Tag Archives: Clinical Depression

I Vant Yourrr Buhlood!

It’s been three whole years since I was gone, almost a year since I came back. Bangalore (Bengaluru, gods, I am not sure how to spell it unless I check online, and I cannot be bothered. I like it Anglicised, I’ve always liked it Anglicised, a little unpatriotic betrayal I cling to, sometimes, because rebellion is fun [!]) is a warm blanket against my skin (on show because my Tesco-bought shirt, lovely as it is, is cut a bit deep for India, I’m going to be assaulted on the street and my mother will say I told you so dammit) as I walk into BKF, now renamed NU.

NU has been given a ruthless makeover, and if I ignore the tidy rows of seats for waiting patients (I don’t, I never do, they can’t see it but I’m just like them, only it’s me, not my kidneys) it’s like I’m walking into an office, for a job, maybe, that I’m definitely unqualified for professionally, academically and socially. The receptionist is seated behind thick glass that matches, in spirit if not in colour, the shiny antiseptic grey floors.

Six months, heavy sunlight, sleeping pills, a wedding, a psychiatrist, a therapist, a grandmother and a healthy diet have brought my weight up to forty-six kilograms. In Britain I would still be unable to donate blood (the only reason I would not go back to Britain, rebuild my life there), but here I am just about allowed.

The receptionist (so pretty, so adorably pretty and oh look she’s married, that mangal sutra looks shiny new against her smooth skin) smiles at me. “We’ve closed our blood bank,” she says.

What? “What?” I must look as stupid as I sound – the crippling humiliation of it! – because she smiles at me kindly, repeats, “We’ve closed our blood bank.”

“But why?” Surely a hospital that specialises in organ transplants should have a blood bank readily to hand? The receptionist doesn’t know, and why should she.

I walk back out into NU’s sketchy garden, walk out onto the street, staring somewhat gormlessly (I can see me, staring gormlessly while ignoring the hopeful auto-rickshaw driver who’s waiting for me to ask him to take me somewhere) at the shops opposite. They have nothing I want. The heavy meal I ate two hours earlier sits unhappily in my stomach.

Five, four, three years ago BKF’s blood bank, staffed by my dad’s colleagues, would fuss over me, make sure I was heavy enough to donate, bleed me, feed me excellent coffee and send me away with a few extra smiles and a certificate that said I was a noble person.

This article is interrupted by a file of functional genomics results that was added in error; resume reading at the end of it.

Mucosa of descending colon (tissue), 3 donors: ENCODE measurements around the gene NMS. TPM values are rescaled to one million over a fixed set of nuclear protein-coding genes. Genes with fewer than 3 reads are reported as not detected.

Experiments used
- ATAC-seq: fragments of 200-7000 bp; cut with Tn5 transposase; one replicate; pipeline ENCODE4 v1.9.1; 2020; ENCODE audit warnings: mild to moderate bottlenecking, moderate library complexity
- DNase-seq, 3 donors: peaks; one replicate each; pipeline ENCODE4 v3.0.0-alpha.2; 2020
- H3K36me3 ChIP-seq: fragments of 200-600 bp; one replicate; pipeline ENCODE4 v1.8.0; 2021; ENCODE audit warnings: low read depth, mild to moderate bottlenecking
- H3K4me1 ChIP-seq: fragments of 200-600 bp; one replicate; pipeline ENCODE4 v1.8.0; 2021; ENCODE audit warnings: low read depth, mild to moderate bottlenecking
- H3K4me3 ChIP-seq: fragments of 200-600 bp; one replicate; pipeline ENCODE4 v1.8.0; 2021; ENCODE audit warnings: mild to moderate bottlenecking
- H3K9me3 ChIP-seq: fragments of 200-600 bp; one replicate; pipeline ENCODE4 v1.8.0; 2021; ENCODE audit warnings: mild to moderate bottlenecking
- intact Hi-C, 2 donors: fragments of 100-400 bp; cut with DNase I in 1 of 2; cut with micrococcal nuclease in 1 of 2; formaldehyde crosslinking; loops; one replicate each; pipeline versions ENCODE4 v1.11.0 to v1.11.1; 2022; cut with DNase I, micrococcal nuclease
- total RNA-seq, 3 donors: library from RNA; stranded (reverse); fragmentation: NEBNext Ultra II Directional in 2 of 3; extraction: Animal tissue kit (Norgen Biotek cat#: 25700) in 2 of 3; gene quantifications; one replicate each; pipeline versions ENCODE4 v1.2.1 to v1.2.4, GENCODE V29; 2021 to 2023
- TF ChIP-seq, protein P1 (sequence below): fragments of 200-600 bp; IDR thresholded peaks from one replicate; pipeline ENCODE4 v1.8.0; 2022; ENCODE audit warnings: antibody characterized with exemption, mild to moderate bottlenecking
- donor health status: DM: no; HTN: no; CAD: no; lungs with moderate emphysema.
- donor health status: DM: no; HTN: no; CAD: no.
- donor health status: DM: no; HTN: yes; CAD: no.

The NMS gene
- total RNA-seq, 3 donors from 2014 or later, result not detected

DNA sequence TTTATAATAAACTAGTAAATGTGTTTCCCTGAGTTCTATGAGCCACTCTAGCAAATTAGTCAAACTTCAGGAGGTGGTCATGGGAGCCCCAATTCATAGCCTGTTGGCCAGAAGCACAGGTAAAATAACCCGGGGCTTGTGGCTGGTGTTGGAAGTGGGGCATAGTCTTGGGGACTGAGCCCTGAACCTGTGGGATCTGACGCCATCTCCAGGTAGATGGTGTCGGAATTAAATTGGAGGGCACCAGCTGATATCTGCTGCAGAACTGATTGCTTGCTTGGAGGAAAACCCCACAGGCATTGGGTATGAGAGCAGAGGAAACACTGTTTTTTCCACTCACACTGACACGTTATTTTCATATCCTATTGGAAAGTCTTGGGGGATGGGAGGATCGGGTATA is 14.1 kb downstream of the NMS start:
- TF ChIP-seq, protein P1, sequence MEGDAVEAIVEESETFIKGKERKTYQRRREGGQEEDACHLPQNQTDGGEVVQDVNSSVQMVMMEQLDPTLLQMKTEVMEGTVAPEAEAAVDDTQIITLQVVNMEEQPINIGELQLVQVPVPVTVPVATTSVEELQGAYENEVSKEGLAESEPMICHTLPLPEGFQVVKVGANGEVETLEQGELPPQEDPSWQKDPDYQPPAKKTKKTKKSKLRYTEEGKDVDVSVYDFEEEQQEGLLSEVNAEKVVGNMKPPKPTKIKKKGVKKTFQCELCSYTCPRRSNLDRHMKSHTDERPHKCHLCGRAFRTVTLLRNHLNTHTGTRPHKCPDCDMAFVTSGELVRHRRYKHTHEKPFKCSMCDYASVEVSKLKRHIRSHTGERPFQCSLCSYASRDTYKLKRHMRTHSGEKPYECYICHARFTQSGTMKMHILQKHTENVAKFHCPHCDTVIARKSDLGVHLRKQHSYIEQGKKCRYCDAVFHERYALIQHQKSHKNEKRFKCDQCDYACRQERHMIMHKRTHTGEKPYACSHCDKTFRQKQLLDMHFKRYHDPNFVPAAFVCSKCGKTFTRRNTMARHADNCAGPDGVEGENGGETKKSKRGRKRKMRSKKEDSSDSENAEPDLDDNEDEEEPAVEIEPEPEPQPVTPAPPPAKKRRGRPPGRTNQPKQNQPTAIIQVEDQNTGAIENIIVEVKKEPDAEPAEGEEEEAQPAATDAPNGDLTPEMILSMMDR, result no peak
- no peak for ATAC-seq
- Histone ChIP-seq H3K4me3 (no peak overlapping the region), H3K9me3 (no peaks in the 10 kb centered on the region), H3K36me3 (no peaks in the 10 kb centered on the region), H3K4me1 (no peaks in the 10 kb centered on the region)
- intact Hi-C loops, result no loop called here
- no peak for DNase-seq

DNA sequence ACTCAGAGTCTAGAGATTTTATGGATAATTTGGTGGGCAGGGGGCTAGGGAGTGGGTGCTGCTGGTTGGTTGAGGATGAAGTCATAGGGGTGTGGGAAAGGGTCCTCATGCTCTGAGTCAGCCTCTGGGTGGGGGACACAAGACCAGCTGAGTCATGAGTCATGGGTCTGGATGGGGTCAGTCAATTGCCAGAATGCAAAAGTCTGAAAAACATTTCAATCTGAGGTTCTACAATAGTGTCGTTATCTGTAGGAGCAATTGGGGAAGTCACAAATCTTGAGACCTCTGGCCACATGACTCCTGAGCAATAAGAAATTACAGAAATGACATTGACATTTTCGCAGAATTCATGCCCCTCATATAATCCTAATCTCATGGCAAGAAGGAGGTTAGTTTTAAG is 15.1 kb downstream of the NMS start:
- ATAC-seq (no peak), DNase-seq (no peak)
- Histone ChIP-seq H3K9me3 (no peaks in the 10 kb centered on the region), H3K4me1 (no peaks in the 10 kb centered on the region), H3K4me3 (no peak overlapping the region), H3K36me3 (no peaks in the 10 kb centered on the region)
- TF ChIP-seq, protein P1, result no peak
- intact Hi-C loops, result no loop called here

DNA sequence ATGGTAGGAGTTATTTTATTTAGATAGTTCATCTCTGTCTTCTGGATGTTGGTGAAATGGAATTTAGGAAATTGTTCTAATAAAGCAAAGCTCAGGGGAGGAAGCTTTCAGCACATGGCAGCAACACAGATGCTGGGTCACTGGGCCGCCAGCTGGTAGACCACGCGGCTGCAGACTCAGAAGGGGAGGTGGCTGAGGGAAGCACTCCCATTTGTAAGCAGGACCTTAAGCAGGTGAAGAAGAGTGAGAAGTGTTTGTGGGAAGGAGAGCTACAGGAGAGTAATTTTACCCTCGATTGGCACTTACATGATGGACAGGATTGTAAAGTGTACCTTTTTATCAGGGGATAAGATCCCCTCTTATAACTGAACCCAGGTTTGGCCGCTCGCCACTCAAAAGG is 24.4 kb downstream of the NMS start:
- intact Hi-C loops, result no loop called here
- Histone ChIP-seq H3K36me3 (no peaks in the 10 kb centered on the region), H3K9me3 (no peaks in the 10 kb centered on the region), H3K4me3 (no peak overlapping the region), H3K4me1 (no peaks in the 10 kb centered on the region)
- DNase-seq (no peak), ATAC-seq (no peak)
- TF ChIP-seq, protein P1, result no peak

When I went abroad in 2006, I was, oh, around 48 kg. I’m five-three, and not at all muscular, so while I was definitely out of the running in the Fitness Olympics (or any Olympics!), I didn’t care much either way so long as someone somewhere still loved me. Lots.

While I was there, in foreign climes, far from home, the cold penetrating to my very soul, the clouds sinking closer to my unprotected head etc. et all, yaddi yadda – while I was there, I began a carefully unplanned campaign of avoiding people, falling ill every so often, being late to class, and trying to find out how I could donate blood.

Unfortunately, these specific Foreign People were built on a larger scale than the average Indian, and had a correspondingly higher minimum weight requirement. To Donate Blood Abroad, I would need to weigh more than fifty kg.

Fifty fucking kilograms? How was I supposed to gain that much weight without going through a light regimen of muscle building? Obviously, I was doomed to bleed only from naturally-constructed orifices for the rest of my natural life. Woe! Alack!

More seriously, I had been donating blood for around two to three years, and I had become accustomed to the idea that I was doing something useful, something valuable, something anonymous for society. I had spent the last two or so years not dieting, realising that I liked my body as-is, and most importantly, I had learned that sometimes good deeds were investment-light. Giving blood took somewhere around half an hour (it’s been a while, so give or take ten). I lay down for most of the procedure. I ate good food an hour or two beforehand, and the donation centre fed me coffee and biscuits after. They would also give me – I kid you not, it was awesome – a certificate, thanking me for my “Noble Gesture”. I might be a raving bitch most hours of the day and night, but for that half an hour, I was a Noble Girl, who made Noble Gestures.

Suddenly deprived of the quick fix-it to my many insecurities, I felt a bit adrift. I’m making neither correlation nor causation here, but two years passed, and then I went back home and was diagnosed with clinical depression.

This is not a post about clinical depression, so suffice it to say: while I was ill and as-yet undiagnosed, I lost a lot of weight. I looked terrible (yes, it matters) and I felt worse. I was way below the 45 kg minimum requirement for donating blood in India. Fortunately, my mum, dad and grandma made up an elite feeding force, and in time I was pushing 45 kg, give or take a kg depending on whatever it is that makes weight swing like that. While I found it difficult to eat in anything approximating to a schedule, or in amounts that would do anything but keep me alive at safe nutrition levels, I did fantasise about giving blood again. I thought: hey, it’ll be a good deed. I’ll be a good person if I bleed for strangers. I’ll get a certificate! And since only healthy people donate blood, if I donate blood, obviously I’ll be healthy!

That’s when I discovered that my old centre had closed.

My weight seems to swing around 44 kg these days, and I’ve not yet found a centre I feel quite comfortable with (yes, this matters too), so currently I’m somewhat like Lancelot on the quest for the Grail – no one, including myself, will let me in.